Recovery values were investigated in the subcategory of patients with structural disease and undetectable Tg with one or both assays (assuming false negative results due to TgAb interference in at least a proportion of patients). Only one out of 15 samples showed a recovery <80% and a very high concentration of TgAb (>3,000 U/mL) was detected in that specific sample. Although Immulite failed to detect Tg in all these patients, Kryptor Tg was detectable in 12 out of 15 patients. This illustrates the increased diagnostic accuracy of a high-sensitive assay and that a recovery test does not aid in the discrimination of patients with unreliable Tg concentrations due to TgAb interference. Our study confirmed previous studies reporting a limited value of recovery measurement in determining TgAb interference [17, 35, 37] and is in agreement with current guidelines advocating against the use of the recovery method [4, 8, 38].
The results of this study show that comparability between Tg and TgAb assays is affected by the use of fixed cut-offs, which may be ameliorated by the application of assay-specific cut-offs. Trimboli et al. showed that assay-specific cut-offs increases comparability in clinical performance . According to a study of Giovanella et al. these cut-offs should be further tailored based on TgAb status. Lower Tg cut-offs should be applied in TgAb+ patients compared to TgAb− patients .
Our study has its strengths and limitations. The strength of this study is the simultaneous measurement of Tg and TgAb with two distinct assays in a large cohort of DTC patients. As all samples were measured directly after the blood was drawn from patients, bias due to freeze-thaw cycles or storage was prevented. Assays were not only compared mutually, but the impact on response to therapy classification was also investigated, contributing to assessing the clinical relevance of the between-method variations observed. We would like to mention a number of limitations. First, although the percentage of patients with positive TgAb and with disease recurrence was as expected and in line with the literature, the total numbers of these patients where relatively small. Second, different methods were used for establishing the cut-off for TgAb positivity for the included TgAb assays. Originally, TgAb were used as a marker for thyroid auto-immunity and the reference values were aimed at distinguishing patients with and without thyroid auto-immunity with adequate specificity . At the time of introduction of the Immulite TgAb assay into our hospital, only the upper reference limit based on detecting auto-immunity was provided by the manufacturer. With the increasing use of Tg as a follow-up marker in DTC patients, it became clear that any level of TgAb can potentially interfere with Tg measurement. Therefore, an institutionally determined upper reference limit for the Immulite TgAb assay was used in the follow-up of DTC patients in our hospital. This cut-off was based on the level at which clinically relevant interference of Tg measurement was observed. For the Kryptor TgAb assay the functional sensitivity of the assay was used as the cut-off, in line with recommendations in current guidelines . Evolving insights into the appropriate cut-off for TgAb positivity limits a full comparison of the studied assays. However, our study represents real-life observational data which may be relevant for daily clinical practice. Third, we only compared two assays, limiting the applicability to other Tg/TgAb assays.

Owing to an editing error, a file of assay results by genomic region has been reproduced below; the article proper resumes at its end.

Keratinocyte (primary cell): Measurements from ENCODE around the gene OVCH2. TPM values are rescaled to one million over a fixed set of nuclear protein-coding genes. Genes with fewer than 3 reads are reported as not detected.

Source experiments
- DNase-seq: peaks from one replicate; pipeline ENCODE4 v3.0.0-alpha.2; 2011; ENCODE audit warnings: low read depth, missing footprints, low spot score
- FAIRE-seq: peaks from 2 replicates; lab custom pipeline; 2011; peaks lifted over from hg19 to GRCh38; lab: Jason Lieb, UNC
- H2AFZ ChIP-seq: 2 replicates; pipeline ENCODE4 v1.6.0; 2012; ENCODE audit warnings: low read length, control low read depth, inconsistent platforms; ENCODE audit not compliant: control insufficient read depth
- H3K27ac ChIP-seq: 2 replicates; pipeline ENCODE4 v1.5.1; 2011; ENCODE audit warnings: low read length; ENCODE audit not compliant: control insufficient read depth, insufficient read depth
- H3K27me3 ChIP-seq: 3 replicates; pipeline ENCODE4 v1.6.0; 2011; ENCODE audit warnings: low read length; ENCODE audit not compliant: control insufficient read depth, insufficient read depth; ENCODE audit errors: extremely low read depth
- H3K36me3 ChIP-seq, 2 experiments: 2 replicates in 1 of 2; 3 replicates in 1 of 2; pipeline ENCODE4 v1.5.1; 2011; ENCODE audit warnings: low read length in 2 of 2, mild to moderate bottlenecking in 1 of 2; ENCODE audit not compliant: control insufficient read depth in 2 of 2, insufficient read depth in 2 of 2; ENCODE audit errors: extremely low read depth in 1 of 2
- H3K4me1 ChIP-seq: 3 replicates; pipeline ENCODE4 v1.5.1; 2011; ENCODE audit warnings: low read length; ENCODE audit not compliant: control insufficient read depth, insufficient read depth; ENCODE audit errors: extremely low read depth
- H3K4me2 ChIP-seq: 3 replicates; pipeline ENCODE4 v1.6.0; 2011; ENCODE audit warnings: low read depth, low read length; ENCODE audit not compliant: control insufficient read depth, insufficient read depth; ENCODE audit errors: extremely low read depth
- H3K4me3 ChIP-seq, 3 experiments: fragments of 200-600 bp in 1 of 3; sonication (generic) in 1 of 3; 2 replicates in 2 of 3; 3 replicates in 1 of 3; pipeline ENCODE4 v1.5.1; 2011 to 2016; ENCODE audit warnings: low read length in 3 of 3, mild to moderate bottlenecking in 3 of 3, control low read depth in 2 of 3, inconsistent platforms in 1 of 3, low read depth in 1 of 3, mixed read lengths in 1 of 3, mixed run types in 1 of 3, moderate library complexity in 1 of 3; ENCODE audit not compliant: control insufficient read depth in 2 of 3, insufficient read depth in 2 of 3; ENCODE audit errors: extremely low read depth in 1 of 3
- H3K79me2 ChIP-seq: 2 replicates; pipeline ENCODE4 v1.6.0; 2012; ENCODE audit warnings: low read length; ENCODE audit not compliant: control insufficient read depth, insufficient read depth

Our study indicates that classification and management of a substantial subset of DTC patients is affected, dependent on which Tg and TgAb assays are used, should fixed Tg cut-offs be applied. Therefore, the recommended Tg cut-offs in guidelines should be used with wisdom rather than as fixed cut-offs.
Research funding: None declared.
Author contributions: All authors have accepted responsibility for the entire content of this manuscript and approved its submission.
Competing interests: Authors state no conflict of interest.
Informed consent: A waiver for informed consent was obtained due to the retrospective character of the study.
Ethical approval: This study was approved by the medical Ethical Board of the Erasmus University Medical Center (MEC-2018-1195).